Moth trapping by Lindsay Griffin

Moth Trapping Event June 2014

 Peppered Moth photographed by David Dennis

Peppered Moth photographed by David Dennis

 Buff Ermine photographed by David Dennis

Buff Ermine photographed by David Dennis

The warm, still weather meant that many moths were flying though Peter and David would have preferred some cloud cover to make conditions ideal. Nevertheless, this was the most successful of all of our moth events and we were fortunate to trap a very beautiful Elephant Hawk Moth and a Peach Blossom Moth. These were all identified, photographed and released the following morning.

Please visit our moth gallery to see the all the moths trapped, photographed and identified. 

This time we trapped 36 different macromoths bringing our total from moth events in recent years to 50. Peter Bygate and David Dennis are now keen to see whether we can record even more and, weather permitting, may hold another trapping later in the year when different species will be flying. They are also keen to see if they can exceed the 100 or so recorded on the Commons by Martin Albertini, the Bucks Moth Recorder and Peter Hall in 1995 although they concede that recording micromoths is probably just too hard. Martin and Peter recorded about 40 of these.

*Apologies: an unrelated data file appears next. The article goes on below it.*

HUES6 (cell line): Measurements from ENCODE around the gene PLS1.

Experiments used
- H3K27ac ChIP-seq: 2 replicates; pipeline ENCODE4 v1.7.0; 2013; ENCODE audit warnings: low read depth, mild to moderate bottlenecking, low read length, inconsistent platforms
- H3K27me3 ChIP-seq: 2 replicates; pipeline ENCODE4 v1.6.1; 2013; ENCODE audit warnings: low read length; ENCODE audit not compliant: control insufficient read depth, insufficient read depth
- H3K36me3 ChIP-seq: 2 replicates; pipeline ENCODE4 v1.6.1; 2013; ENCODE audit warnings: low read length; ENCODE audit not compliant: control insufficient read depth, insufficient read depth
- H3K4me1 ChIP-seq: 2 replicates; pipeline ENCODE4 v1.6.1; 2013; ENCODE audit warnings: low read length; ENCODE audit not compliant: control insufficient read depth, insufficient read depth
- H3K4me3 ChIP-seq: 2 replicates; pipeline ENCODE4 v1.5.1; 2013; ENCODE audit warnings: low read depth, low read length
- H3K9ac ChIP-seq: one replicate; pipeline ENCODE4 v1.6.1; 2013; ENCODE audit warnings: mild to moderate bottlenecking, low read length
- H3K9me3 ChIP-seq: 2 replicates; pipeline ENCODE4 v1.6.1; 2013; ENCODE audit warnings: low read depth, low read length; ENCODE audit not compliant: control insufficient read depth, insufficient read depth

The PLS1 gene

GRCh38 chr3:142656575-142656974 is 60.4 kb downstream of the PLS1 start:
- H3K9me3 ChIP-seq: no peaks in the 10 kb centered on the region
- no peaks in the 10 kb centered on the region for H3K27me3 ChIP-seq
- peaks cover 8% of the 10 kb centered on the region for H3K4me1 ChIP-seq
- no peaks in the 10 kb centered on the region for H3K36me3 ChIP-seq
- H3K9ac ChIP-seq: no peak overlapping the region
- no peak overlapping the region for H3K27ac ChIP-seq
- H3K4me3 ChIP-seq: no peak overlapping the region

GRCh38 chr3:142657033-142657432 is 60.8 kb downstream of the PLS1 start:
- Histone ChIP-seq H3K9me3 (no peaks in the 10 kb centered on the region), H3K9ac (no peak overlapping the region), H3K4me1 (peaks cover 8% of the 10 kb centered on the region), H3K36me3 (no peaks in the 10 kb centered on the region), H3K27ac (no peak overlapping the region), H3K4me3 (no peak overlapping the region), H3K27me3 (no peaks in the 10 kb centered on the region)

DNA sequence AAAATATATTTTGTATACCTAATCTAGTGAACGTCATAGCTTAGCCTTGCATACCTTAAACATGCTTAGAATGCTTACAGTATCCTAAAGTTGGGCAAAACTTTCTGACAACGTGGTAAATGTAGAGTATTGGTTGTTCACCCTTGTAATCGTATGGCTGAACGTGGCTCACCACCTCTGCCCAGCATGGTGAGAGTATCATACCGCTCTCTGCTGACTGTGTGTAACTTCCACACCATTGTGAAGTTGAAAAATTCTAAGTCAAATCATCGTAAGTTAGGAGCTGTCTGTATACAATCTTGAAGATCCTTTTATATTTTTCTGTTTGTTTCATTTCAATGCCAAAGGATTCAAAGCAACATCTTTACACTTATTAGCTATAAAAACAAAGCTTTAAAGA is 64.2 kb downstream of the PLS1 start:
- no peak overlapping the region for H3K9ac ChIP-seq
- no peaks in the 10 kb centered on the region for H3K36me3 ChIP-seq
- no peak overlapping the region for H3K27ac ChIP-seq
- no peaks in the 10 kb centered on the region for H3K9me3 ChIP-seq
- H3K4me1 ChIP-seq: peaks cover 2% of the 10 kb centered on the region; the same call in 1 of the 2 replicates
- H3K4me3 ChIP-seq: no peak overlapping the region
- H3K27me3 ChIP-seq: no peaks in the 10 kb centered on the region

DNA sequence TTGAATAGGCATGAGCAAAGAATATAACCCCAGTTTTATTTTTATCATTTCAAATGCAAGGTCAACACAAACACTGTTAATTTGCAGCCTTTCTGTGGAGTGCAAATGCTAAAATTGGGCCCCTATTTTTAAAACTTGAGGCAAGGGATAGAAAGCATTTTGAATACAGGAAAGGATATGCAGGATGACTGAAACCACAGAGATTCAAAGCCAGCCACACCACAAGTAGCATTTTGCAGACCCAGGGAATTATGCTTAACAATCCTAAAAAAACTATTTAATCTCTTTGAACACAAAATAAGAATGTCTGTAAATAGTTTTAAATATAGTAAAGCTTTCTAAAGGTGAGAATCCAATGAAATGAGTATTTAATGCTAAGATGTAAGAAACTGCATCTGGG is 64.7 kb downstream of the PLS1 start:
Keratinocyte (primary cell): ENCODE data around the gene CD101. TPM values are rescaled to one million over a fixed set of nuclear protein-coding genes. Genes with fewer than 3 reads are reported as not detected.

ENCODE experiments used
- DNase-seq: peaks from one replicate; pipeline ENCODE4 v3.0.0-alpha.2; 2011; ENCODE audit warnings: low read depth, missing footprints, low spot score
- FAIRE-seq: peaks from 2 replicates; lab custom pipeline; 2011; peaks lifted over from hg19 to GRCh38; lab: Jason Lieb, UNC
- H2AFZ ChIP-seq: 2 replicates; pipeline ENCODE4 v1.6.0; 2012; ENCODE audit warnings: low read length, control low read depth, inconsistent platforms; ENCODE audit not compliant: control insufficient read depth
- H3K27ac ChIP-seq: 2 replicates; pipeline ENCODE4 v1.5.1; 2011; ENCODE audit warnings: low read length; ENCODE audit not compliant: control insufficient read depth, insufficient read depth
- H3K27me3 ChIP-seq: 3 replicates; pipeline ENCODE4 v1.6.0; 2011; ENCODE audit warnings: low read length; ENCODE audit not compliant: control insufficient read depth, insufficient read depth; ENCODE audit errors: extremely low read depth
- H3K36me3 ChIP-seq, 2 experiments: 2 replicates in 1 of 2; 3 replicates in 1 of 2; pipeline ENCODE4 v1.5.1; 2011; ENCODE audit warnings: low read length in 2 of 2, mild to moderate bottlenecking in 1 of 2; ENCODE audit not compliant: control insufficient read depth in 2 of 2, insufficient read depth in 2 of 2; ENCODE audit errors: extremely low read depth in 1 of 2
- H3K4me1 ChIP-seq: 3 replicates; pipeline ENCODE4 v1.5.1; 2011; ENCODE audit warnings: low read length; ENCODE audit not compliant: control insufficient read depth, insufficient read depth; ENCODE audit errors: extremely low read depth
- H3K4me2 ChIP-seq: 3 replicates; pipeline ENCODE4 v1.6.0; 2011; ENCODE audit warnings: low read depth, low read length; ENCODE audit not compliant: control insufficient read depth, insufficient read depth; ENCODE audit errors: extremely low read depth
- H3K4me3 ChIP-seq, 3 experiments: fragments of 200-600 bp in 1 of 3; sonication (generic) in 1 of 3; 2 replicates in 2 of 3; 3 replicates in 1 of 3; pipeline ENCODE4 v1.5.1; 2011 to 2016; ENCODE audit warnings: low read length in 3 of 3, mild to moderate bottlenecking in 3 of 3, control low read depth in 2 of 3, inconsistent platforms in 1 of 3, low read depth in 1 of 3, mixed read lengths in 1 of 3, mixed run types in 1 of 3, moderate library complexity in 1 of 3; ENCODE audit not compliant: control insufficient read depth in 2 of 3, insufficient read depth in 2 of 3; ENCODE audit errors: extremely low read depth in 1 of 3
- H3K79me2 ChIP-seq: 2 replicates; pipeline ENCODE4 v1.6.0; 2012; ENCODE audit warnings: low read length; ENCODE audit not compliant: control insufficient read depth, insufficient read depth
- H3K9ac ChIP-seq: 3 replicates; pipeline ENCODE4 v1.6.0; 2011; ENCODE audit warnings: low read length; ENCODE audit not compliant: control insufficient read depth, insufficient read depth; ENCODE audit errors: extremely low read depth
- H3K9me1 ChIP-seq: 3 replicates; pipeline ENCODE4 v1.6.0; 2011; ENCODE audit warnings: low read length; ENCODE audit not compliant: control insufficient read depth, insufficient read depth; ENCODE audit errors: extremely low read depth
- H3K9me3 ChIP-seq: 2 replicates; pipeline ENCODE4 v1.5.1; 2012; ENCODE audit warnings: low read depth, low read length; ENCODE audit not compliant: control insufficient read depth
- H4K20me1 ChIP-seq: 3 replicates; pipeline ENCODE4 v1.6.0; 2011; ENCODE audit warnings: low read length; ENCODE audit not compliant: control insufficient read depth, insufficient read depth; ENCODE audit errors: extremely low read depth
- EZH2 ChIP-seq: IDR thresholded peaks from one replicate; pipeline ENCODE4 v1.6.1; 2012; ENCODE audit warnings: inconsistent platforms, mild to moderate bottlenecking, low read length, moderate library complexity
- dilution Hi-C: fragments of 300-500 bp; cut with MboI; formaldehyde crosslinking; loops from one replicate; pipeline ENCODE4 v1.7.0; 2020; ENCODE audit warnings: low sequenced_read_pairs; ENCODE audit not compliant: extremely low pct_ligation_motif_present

Among the many interesting species trapped in June we were fortunate to find a Peppered Moth, the moth that demonstrated the role of natural selection in driving evolution. David explains, ‘There are two UK forms of the moth - a light mottled form (commoner in the South) and an almost black form (commoner in the North). There were seminal experiments done in the mid-20th century, which showed that the reason for this was that Peppered Moths in the North rested on trees blackened by industrial pollution, so the dark moths were better camouflaged against bird attack. The reverse was true in the South, so in each case, one form of the moth survived better than the other. By marking hundreds of individual moths and then later recapturing the survivors, it was possible to demonstrate that bird predation was the cause of one form being better able to survive - and pass on its genes - than the other. This had all happened since the industrial revolution, showing that natural selection can operate quite fast when faced with environmental change.’